While I’m certain we purchased more gifts for our kids when they were small, a number of years ago our family retreated from buying many material gifts to instead spend more of our time and money on experiences: plays, music, food. Like many other families we encouraged handmade gifts, and now more than ever, place priority on buying local for those things we do purchase. That being said, we have probably had our own number of dud gifts.
This morning I was sharing my memory of the Green Corduroy Pantsuits as I helped Mom with her breakfast. I hoped to hear her usual laugh, the one I have consistently invited over the years in the sharing of this Christmas story. This year, in this place we now sit as Mom approaches her 88th birthday, she didn’t seem to remember the gift. Instead she said, “That was sweet of him.” Thankfully, I swallowed a sarcastic reply before it left my lips, instead agreeing. “Yes,” I said. Mom was right: it was a kind and sweet attempt to share the joy of the season, even if it seemed terribly misguided to me as a high school sophomore.
“We joked about the terrible years of my teenage-hood when he tried so hard but I wouldn’t forgive. Dad seemed to remember me giving him an unsolicited hug after I learned he had gotten a vasectomy–something I had no memory of. I reminded him about the matching gifts he bought Mom and me one Christmas.Chapter 19 Watching the River Run, My Music Man, 2017
He smiled. “How could you not have loved that?”
Dad was not a birthday or Christmas kind of guy–except for the food and family –and generally relied on Mom to make these celebrations special; something she did with amazing flair. When I was fifteen, something got into Dad and he went into Meier & Frank at the height of holiday season, thinking he would select something special for the two gals he loved so much.
Christmas Morning, 1976, Dad pulled two identical store-wrapped gifts out from under the tree. He put one in front of Mom and handed the other to me with an unusual look of anticipation. This wasn’t usually the happiest time for Dad –with long-ago memories of awakening from late Christmas Eves to morning boisterousness. Mom opened hers first, thrilled at the effort Dad was making to be part of our present frenzy. As she pulled the white tissue paper away, she proudly held up a kelly green corduroy one-piece pantsuit –complete with long bell-bottom legs, bell sleeves, a full zipper up the front, and a narrow fabric belt.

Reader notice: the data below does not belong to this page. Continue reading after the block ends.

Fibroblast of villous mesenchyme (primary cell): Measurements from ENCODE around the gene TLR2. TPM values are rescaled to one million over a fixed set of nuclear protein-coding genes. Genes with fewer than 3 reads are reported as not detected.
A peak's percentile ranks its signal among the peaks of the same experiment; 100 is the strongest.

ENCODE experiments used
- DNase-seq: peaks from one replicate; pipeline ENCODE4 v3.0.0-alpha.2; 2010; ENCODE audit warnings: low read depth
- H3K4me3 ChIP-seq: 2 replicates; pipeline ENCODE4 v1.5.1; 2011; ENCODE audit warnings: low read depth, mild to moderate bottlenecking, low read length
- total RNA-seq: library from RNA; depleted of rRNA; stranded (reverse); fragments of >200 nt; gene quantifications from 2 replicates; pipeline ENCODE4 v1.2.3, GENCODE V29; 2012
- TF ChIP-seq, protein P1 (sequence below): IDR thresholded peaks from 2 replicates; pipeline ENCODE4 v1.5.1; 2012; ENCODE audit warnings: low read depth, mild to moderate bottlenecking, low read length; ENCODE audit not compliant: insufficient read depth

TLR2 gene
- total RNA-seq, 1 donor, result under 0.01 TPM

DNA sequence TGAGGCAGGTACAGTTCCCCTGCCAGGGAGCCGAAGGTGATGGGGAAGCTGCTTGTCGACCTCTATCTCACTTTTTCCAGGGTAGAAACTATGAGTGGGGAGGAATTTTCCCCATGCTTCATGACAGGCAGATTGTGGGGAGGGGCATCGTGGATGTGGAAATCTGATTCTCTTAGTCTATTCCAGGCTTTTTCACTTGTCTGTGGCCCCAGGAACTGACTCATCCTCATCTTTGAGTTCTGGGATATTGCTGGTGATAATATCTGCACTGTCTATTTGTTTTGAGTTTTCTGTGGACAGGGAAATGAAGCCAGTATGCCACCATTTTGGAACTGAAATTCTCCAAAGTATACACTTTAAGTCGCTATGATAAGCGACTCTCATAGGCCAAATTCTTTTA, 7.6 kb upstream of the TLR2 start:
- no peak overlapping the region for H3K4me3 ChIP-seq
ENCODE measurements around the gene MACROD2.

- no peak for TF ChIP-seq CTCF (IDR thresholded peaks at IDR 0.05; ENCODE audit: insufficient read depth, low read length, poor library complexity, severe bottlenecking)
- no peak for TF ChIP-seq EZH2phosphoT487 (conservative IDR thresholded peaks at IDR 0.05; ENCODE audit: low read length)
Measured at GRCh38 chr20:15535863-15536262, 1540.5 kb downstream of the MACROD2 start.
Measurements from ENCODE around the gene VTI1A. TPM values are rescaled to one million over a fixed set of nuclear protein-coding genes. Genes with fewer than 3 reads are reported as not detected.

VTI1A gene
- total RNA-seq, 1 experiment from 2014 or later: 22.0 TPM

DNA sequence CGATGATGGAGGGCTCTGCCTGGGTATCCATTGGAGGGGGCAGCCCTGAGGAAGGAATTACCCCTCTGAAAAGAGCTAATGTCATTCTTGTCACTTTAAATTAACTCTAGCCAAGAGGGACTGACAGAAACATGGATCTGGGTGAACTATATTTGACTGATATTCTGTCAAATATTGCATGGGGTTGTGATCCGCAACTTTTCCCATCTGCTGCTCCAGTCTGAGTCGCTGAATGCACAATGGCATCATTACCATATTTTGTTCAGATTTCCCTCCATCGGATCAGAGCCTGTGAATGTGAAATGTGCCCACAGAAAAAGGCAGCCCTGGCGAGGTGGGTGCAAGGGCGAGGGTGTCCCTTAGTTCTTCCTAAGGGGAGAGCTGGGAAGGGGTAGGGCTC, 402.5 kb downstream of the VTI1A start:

Now it was my turn. I began to open the package. I swallowed as I lifted aside the same white tissue paper. And there it was: an identical, slightly smaller, pantsuit. Kelly green. I swallowed again, smiled briefly at Dad and mumbled a thank-you. I locked my eyes on Mom’s and tried not to roll them.”
I never wore the pantsuit, although I remember Mom wore hers regularly (and as demonstrated in the top photo at Illahee in Ocean Park). It was several decades later that Dad and I joked about it. I am sure deep down I always understood that it is the thought that counts, even if I was a bit of an unforgiving teenager back then.
I think back to the material gifts I’ve given over the years: certainly I have purchased my own share of duds. (There was that guitar to one of our daughters….at least we purchased it locally in Oregon City!) But in the end, we all know deep, deep down what matters most in any gift-giving. It’s been years since I struggled over the right gift. We will have very few gifts under our tree this year, similar to the last few. No junk or things nobody will use or appreciate simply to fill a stocking or add another box. Although we may have a few extra dollars that could be wasted in that way, the money is always more useful to support someone else. Those few gifts that may eventually make it under our tree will come from local sources: thank you White Rabbit Books and Gifts, wares from artisans at our local bazaar, and – I suspect – a few handmade items from our talented daughters. When our kids were younger I remember feeling that materialistic-driven expectation from my past that we needed to buy more, do more, to support these much loved daughters and family members. I’m thankful that the message the thought counts most (and Dad’s love of family and food) overpowered the other, and does to this day.
Our Dad was known for his oft repeated phrase: “If you knew what I knew you wouldn’t sleep tonight.” He used it before birthdays, Christmases and other special occasions. I look back and understand today, it really had nothing to do with some wrapped present, but rather, the anticipation of the joy any one of us might receive from the time or experience we shared together. And so, as I personally look forward to a week of less work, and moments with family and a small puppy, I am hopeful that everyone can find something ahead of them to rejoice in, be it the message or spirit of a holiday, or the anticipation of sharing a quiet walk, joyful music, or extra moments with a good book and a soothing cup of tea. And if you happen to receive what feels like a misguided present, grit your teeth and smile. Then write it down so you’ll remember to talk about it one day.